Your Child’s School

Did you know that young children are more susceptible to a mold illness?
Dr. Mold says, ask yourself these questions:

  1. Does your child go to school healthy and then come home sick in the afternoon?
  2. Does your child complain about continual sore throat?
  3. Do your children have cold or flu-like symptoms, or new or worsening asthma or allergies that seemed to linger on?
  4. Does your child come home claiming the school smells funny like, earthy or musty

Mold at your child’s school may be a problem.
School administrators aren’t always aware of mold situations. Ask your school administration to have the air tested by a certified mold inspector.

According the Center for Disease Control, Mold has been living among us since the dawn of time. More than 1000 species have been found in homes in the United States. This group of fungi spreads via lightweight spores that travel long distances through the air, entering the indoor environment from outside. Mold spores can survive for long periods of time until conditions become conducive to their development. Warmth, dampness and a food source are all that is needed for mold to grow.


Mold becomes a health risk when it grows out of control in the indoor environment. Mold will grow when provided with both food and moisture, and will generally flourish in warm, damp and humid conditions. Mold will even grow in a cold environment.  Although at a slower rate, maybe you’ve seen mold growing on forgotten cheese in your refrigerator. Mold grows on that old loaf of bread, as well is under your kitchen sink. High growth generally occurs in places that have been damaged by flooding or water leakage, and may occur throughout a building when indoor humidity levels are chronically high. Schools are not immune from the effects of mold. Mold spores could be in the ventilation system that pumps air to your child’s class room.


Almost every species of mold has the ability to affect human health. The most common health effects of mold are respiratory problems, allergic reactions or cold and flu-like symptoms caused by the presence of spores and desiccated mold floating in the air. A more serious but less common concern is the effect of species of mold that produce chemical compounds that can be toxic to humans, including mycotoxins.

The seriousness of mold, and legalities

The big-money mold award came from a landmark 1999 Texas lawsuit in which homeowner Melinda Ballard sued her insurer for $100 million after her family allegedly got sick from mold contamination. The New York Times Magazine ran photos of workers in hazard suits combing through her mold-infested Texas mansion. In June 2001, a jury awarded Ballard $32 million, including $12 million in punitive damages, $5 million for mental anguish, and nearly $9 million for attorney fees.

Within months, mold lawsuits proliferated, fed by an uncritical media. Television personality Ed McMahon sued for $20 million, claiming fungus in his home killed his dog; his case ultimately settled for $7 million.  Activist Erin Brockovich went to court over mold in the $6 million home she bought with proceeds from her hit movie.

Molds have the greatest impact on individuals who already have compromised immune systems or have pre-existing respiratory illnesses. Infants, young children, the elderly and pregnant women have increased risk of experiencing problems associated with mold. Living around mold for an extended period of time may cause increased sensitivity to develop.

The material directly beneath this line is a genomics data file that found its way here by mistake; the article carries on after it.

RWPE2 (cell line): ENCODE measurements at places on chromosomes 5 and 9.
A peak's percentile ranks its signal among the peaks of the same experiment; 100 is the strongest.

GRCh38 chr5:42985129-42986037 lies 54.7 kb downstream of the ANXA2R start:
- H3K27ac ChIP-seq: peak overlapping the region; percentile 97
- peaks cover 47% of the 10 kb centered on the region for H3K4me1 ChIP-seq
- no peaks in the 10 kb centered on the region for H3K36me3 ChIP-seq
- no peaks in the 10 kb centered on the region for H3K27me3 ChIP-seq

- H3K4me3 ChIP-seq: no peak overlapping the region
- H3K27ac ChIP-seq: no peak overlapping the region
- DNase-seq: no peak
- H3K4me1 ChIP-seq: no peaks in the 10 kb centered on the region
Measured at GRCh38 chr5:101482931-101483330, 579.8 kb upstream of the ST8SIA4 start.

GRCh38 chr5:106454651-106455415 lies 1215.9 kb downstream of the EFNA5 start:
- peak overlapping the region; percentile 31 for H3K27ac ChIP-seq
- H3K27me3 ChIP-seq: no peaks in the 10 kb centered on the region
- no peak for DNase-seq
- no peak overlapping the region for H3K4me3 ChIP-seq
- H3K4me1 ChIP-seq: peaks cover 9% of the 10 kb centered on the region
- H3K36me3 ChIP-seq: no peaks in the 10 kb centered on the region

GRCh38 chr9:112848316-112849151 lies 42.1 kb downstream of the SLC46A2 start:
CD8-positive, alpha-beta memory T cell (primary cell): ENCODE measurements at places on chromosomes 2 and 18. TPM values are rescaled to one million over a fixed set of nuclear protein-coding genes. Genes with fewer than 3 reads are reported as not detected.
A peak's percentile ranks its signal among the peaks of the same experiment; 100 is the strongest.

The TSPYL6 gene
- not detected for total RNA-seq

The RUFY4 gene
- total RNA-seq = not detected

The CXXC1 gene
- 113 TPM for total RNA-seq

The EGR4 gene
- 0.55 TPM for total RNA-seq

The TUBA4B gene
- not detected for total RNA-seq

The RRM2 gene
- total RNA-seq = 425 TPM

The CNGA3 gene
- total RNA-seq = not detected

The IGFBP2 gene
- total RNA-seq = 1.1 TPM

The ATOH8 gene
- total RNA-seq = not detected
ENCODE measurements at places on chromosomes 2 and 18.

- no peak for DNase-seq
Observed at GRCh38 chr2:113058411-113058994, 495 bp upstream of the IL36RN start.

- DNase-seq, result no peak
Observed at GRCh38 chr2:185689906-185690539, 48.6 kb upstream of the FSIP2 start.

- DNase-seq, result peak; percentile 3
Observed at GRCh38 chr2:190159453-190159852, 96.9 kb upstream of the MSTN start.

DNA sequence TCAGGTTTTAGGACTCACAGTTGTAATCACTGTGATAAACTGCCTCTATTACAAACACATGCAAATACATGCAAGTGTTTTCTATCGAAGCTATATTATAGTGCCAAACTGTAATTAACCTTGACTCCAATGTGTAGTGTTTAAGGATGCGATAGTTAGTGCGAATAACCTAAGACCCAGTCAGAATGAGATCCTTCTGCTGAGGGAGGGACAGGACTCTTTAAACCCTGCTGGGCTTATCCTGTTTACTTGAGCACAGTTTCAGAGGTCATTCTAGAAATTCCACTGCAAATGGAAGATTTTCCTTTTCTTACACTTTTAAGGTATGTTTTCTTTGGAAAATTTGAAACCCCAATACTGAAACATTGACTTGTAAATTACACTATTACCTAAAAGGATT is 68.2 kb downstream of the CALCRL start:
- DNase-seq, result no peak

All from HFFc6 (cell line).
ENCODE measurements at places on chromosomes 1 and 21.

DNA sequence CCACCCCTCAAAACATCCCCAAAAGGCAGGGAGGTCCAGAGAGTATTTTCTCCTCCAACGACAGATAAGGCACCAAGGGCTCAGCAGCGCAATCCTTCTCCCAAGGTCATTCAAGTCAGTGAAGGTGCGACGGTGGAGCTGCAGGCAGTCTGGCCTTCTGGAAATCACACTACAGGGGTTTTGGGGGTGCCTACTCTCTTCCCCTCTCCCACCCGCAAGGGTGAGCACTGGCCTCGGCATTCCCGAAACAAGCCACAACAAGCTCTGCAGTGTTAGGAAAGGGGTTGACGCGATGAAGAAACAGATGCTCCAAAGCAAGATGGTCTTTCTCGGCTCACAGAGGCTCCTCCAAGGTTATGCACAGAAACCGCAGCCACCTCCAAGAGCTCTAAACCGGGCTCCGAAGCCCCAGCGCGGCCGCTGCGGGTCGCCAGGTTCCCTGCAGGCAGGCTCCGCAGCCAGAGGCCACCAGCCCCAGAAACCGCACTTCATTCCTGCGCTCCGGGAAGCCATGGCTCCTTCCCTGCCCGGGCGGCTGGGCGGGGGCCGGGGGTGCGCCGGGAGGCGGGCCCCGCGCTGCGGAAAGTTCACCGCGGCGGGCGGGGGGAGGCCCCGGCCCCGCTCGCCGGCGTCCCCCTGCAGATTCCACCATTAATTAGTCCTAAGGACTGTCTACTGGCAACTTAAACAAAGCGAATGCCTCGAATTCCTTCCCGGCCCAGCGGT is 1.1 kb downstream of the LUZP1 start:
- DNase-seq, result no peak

Some species of mold have the capacity to produce toxic chemical compounds, including mycotoxins and antibiotics. The most well-known of these “toxic mold” species is Stachybotrys chartarum, also known as “black mold,” a greenish-black mold that often grows around places with heavy water damage and requires high levels of plant materials and low levels of nitrogen. Common locations for black mold include ceiling tiles, wood, and drywall. Other commonly occurring toxic species are Aspergillus and Penicillium
Exposure to toxic molds is associated with diverse symptoms, including fatigue, lack of concentration, nausea, headaches and respiratory and eye irritation. More severe illnesses including Organic Dust Toxic Syndrome (abrupt onset of fever, flu-like symptoms, and respiratory symptoms) and pulmonary hemosiderosis (bleeding of the lungs) may result from a single, heavy exposure to dust containing toxic mold spores or particles.


Children have high vulnerability to immunological effects of mold exposure such as respiratory irritation and allergic reactions to mold. Because their lungs and other organs are still developing, they have less ability to identify hazards and are more susceptible to the effects of particulates in the air. Those most at risk are children with mold allergies or pre-existing respiratory problems.
Exposure to toxic molds is also more dangerous for children than adults. Because biological systems are still developing during infancy and childhood, toxic exposures have the capacity to intervene in the process of development and leave lasting impacts.

It is important to bear in mind that all molds – not only toxic molds – are dangerous and negatively impact our children’s health and their ability to learn. It is very important that you be concerned about the air that your child breathes.  Your child spends a good portion of their day in the schoolroom.  Is that air fresh and safe?  Speak to your school board or school administrator about having your child’s school tested by a professional Mold Inspector.

Dr. Mold  has the equipment and experience to quickly take air samples, swab or tape tests and analyze them to determine the severity, type, and amount of mold spores.